Tag Archives: Insecticides

Cotton IPM Update – 5/26/2017

Cotton maturity across the Mid-Coast ranges from half-grown square to near cutout. Pest insects to be aware of include cotton fleahopper, bollworms, stink bugs and verde plant bugs. Continue to monitor young cotton for cotton fleahoppers until the first week of bloom.  If you have a decent fruit set at bloom of at least 70% retention, the cotton fleahopper should not be a pest after first bloom. By bloom, the cotton plant should have 80% or more of the harvestable fruit.  Since the fleahopper is not able to cause square loss to squares larger than… Read More →

Cotton Fleahopper in Young Cotton – 4/28/2017

We have squaring cotton on the Texas Coast and that means we need to be scouting fields for cotton fleahopper. While other pests are present, such as aphids and thrips, the cotton fleahopper has the greatest potential to reduce yield or delay harvest. Aphids are substantially below a treatment threshold of 50 aphids per leaf and most cotton is beyond the damage window for thrips. The cotton fleahopper economic threshold I use is 15 cotton fleahoppers per 100 plants.  I do not distinguish between adults and nymphs for… Read More →

Crop Scouting Field Meeting – June 27

Monday, June 20,  8:30 a.m. Location: Calhoun County, Cotton field at corner of Hwy 87 and FM 2433. Topics: Scouting Cotton and Sorghum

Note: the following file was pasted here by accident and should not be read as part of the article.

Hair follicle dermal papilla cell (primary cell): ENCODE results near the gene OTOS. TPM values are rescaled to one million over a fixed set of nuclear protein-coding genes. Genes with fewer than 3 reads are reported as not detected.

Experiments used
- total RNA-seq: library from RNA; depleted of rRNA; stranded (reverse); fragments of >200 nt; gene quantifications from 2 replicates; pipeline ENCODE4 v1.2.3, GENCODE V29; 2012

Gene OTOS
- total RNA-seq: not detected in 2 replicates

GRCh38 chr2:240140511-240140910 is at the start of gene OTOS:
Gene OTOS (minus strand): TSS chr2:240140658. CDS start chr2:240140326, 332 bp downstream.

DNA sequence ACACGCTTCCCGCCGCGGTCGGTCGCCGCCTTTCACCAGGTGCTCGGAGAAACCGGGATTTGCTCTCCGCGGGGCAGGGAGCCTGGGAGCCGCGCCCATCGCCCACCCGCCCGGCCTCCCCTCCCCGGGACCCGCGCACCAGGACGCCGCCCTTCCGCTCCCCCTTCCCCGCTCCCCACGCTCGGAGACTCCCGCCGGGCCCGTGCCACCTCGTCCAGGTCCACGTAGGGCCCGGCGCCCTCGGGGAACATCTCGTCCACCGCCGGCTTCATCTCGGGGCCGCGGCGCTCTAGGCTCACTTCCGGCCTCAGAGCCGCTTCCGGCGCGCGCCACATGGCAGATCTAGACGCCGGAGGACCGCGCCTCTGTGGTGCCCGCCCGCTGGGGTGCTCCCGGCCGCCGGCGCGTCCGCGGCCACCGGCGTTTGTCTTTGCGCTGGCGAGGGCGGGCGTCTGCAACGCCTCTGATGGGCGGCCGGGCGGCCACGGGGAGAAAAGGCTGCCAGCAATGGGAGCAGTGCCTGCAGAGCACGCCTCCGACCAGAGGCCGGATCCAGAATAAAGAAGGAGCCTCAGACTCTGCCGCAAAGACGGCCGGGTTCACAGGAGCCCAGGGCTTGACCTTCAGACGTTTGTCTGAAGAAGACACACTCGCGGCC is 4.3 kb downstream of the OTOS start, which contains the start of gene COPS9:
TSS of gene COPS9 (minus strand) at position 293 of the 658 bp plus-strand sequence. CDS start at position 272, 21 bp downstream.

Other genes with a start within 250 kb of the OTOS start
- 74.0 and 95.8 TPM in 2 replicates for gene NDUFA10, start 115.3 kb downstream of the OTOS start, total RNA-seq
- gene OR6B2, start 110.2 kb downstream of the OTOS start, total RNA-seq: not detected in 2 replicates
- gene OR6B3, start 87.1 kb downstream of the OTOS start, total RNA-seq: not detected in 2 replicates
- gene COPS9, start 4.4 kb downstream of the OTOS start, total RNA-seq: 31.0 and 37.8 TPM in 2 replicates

Insecticide Choices for Sugarcane Aphids in 2016

Sugarcane aphid populations are on the rise in the Rio Grande Valley.  I suspect that we will see a similar increase in aphid numbers as the sorghum exceeds 30-40 days after planting and the insecticide seed treatments wear off.  Thus, we should review the insecticides we will have for control of the sugarcane aphid this year. The choices for insecticide control of sugarcane aphids is a little different than last year.  When a sugarcane aphid population reaches a treatable level (50-125 aphids per leaf), you have the same… Read More →

2016 Sugarcane Aphid Watch for South and Central Texas

Robert Bowling, Stephen Biles, Danielle Sekula-Ortiz, and Kate Harrell Another season is upon us as farmers have begun seeding sorghum in the Lower Rio Grande Valley and Coastal Bend of Texas. Sorghum has emerged in the Valley and in some areas around Corpus Christi. Warm and dry conditions have made possible the early start to the season, especially when compared with the 2015 cropping year. How might these conditions influence sugarcane aphid infestations in sorghum? Sugarcane aphid reproduction is favored by hot and dry conditions. Currently, sugarcane aphids… Read More →